Test => refine => set records?
Breaking the world electric motorcycle land speed record is no small task—but it’s one that six-time combined 250cc GP and WSBK championship winner Max Biaggi aims to check off his to-do list in 2020. He’s currently working alongside the Venturi-Voxan engineering team on the lightning-driven pony he hopes to ride into the history books, the Voxan Wattman.
Biaggi’s depth and breadth of racing experience built over a career is, of course, important to designer Sacha Lakic and the rest of the team. Attention to fine ergonomic and aerodynamic details involve constant input from Biaggi, along with 3D scans and various measurements taken aboard the model to refine the design. FIM regulations also play a role, to ensure that the resulting bike is fully qualified to take on this world record attempt.
The goal: a lofty 330 kph (which is just over 205 mph), which the team aims to achieve at the Uyuni Salt Flats in Bolivia in summer 2020. The category, which officially bears the tongue-twisting full title of “electric motorcycles propelled by the action of one wheel in contact with the ground, partially streamlined, under 300kg,” was most recently conquered in 2013 by Jim Hoogerhyde on board a Lightning SB220. At the time, his top speed was 327.608 kph (or 203.566 mph).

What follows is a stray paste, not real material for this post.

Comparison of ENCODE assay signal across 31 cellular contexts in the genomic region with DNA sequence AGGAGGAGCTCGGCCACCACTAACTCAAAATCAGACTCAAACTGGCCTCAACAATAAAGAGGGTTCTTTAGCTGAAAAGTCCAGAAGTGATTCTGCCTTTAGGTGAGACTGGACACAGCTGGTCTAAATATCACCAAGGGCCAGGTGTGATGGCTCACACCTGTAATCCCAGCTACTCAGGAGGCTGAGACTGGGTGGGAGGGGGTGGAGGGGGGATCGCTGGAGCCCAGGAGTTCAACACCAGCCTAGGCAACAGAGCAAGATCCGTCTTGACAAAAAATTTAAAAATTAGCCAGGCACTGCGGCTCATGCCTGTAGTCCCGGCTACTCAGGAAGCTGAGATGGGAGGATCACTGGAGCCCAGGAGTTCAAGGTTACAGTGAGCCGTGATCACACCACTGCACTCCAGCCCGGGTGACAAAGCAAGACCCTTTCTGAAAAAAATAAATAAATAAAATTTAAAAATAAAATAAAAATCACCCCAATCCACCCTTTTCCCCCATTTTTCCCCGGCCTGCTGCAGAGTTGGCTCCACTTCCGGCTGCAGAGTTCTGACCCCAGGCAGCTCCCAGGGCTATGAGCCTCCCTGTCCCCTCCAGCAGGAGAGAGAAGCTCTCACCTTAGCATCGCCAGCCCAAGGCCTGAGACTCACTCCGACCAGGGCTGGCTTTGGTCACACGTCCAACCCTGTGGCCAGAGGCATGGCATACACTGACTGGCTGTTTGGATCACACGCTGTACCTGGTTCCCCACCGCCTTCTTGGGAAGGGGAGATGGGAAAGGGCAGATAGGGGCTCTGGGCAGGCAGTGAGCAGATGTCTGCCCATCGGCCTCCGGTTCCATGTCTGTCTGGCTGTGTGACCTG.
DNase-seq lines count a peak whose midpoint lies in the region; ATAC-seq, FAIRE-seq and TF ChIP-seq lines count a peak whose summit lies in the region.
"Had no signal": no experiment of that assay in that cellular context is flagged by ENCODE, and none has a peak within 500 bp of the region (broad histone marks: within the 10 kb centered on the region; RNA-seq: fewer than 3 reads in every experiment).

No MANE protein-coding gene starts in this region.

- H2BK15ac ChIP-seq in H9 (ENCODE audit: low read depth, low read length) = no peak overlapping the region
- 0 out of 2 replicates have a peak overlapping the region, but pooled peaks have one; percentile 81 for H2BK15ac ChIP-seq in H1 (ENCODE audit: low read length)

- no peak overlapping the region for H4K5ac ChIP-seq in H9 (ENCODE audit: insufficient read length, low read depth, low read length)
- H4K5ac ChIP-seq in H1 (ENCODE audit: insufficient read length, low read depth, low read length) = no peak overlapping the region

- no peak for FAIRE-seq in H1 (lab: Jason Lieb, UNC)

Gallery: Max Biaggi Voxan Wattman Testing
“A lot was learned during this first work session with the Venturi-Voxan team, especially when we were adjusting positioning on the model,” Biaggi reflected. “It’s nothing like the typical racing posture. I literally have to become one with the bike, lying down on it close to the ground. I had to learn to get used to it and work within the technical constraints that we have.”
While this world record is important to the team, it’s not the only goal that Voxan has set for itself. “We did this work with Max so that we could adjust the controls (steering, seating, foot position etc) to basically design the motorcycle around him,” Voxan Wattman head of development Louis-Marie Blondel said.
“In the next phases, we will model the bike’s bodywork to computer test the aerodynamics then move to the mechanical design of the chassis and motorcycle as a whole,” he continued. “This electric motorcycle land speed record is a real technical challenge. We want the Voxan Wattman to beat the current world record and even one day perform better than its combustion counterparts.”
Photos by Charly Gallo for Voxan